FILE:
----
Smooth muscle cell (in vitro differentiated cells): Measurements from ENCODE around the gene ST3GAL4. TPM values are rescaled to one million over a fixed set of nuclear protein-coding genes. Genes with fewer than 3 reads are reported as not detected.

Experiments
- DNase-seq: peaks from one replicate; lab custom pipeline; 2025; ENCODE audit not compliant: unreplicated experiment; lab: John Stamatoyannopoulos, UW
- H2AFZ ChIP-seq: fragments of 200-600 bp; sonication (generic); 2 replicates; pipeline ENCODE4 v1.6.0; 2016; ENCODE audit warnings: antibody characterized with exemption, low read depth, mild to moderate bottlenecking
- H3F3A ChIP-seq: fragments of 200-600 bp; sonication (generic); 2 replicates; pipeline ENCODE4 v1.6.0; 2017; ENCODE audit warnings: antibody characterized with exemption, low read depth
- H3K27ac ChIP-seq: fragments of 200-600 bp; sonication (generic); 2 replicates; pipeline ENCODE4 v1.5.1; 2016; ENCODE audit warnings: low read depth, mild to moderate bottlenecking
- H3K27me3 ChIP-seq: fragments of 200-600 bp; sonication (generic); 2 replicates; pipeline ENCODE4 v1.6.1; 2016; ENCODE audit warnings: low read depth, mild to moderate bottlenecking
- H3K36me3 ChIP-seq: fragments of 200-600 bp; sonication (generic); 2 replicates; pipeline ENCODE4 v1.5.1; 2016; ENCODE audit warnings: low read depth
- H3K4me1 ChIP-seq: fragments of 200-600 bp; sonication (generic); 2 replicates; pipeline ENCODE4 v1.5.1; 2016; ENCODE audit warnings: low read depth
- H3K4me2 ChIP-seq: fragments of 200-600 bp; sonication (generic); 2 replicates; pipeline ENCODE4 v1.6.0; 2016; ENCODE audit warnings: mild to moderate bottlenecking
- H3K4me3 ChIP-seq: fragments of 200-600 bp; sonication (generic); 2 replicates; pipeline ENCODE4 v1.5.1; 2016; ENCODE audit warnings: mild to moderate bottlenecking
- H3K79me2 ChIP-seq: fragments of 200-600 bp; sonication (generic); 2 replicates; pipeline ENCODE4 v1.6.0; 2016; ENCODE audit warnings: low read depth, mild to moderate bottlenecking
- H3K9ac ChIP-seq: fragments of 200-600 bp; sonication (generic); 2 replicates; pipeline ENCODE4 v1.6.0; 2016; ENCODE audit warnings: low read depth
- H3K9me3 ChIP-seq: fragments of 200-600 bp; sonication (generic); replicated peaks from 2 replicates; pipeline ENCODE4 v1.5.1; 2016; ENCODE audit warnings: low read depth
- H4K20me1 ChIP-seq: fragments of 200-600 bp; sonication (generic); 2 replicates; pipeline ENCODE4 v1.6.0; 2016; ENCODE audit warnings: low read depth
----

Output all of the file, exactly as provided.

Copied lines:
Smooth muscle cell (in vitro differentiated cells): Measurements from ENCODE around the gene ST3GAL4. TPM values are rescaled to one million over a fixed set of nuclear protein-coding genes. Genes with fewer than 3 reads are reported as not detected.

Experiments
- DNase-seq: peaks from one replicate; lab custom pipeline; 2025; ENCODE audit not compliant: unreplicated experiment; lab: John Stamatoyannopoulos, UW
- H2AFZ ChIP-seq: fragments of 200-600 bp; sonication (generic); 2 replicates; pipeline ENCODE4 v1.6.0; 2016; ENCODE audit warnings: antibody characterized with exemption, low read depth, mild to moderate bottlenecking
- H3F3A ChIP-seq: fragments of 200-600 bp; sonication (generic); 2 replicates; pipeline ENCODE4 v1.6.0; 2017; ENCODE audit warnings: antibody characterized with exemption, low read depth
- H3K27ac ChIP-seq: fragments of 200-600 bp; sonication (generic); 2 replicates; pipeline ENCODE4 v1.5.1; 2016; ENCODE audit warnings: low read depth, mild to moderate bottlenecking
- H3K27me3 ChIP-seq: fragments of 200-600 bp; sonication (generic); 2 replicates; pipeline ENCODE4 v1.6.1; 2016; ENCODE audit warnings: low read depth, mild to moderate bottlenecking
- H3K36me3 ChIP-seq: fragments of 200-600 bp; sonication (generic); 2 replicates; pipeline ENCODE4 v1.5.1; 2016; ENCODE audit warnings: low read depth
- H3K4me1 ChIP-seq: fragments of 200-600 bp; sonication (generic); 2 replicates; pipeline ENCODE4 v1.5.1; 2016; ENCODE audit warnings: low read depth
- H3K4me2 ChIP-seq: fragments of 200-600 bp; sonication (generic); 2 replicates; pipeline ENCODE4 v1.6.0; 2016; ENCODE audit warnings: mild to moderate bottlenecking
- H3K4me3 ChIP-seq: fragments of 200-600 bp; sonication (generic); 2 replicates; pipeline ENCODE4 v1.5.1; 2016; ENCODE audit warnings: mild to moderate bottlenecking
- H3K79me2 ChIP-seq: fragments of 200-600 bp; sonication (generic); 2 replicates; pipeline ENCODE4 v1.6.0; 2016; ENCODE audit warnings: low read depth, mild to moderate bottlenecking
- H3K9ac ChIP-seq: fragments of 200-600 bp; sonication (generic); 2 replicates; pipeline ENCODE4 v1.6.0; 2016; ENCODE audit warnings: low read depth
- H3K9me3 ChIP-seq: fragments of 200-600 bp; sonication (generic); replicated peaks from 2 replicates; pipeline ENCODE4 v1.5.1; 2016; ENCODE audit warnings: low read depth
- H4K20me1 ChIP-seq: fragments of 200-600 bp; sonication (generic); 2 replicates; pipeline ENCODE4 v1.6.0; 2016; ENCODE audit warnings: low read depth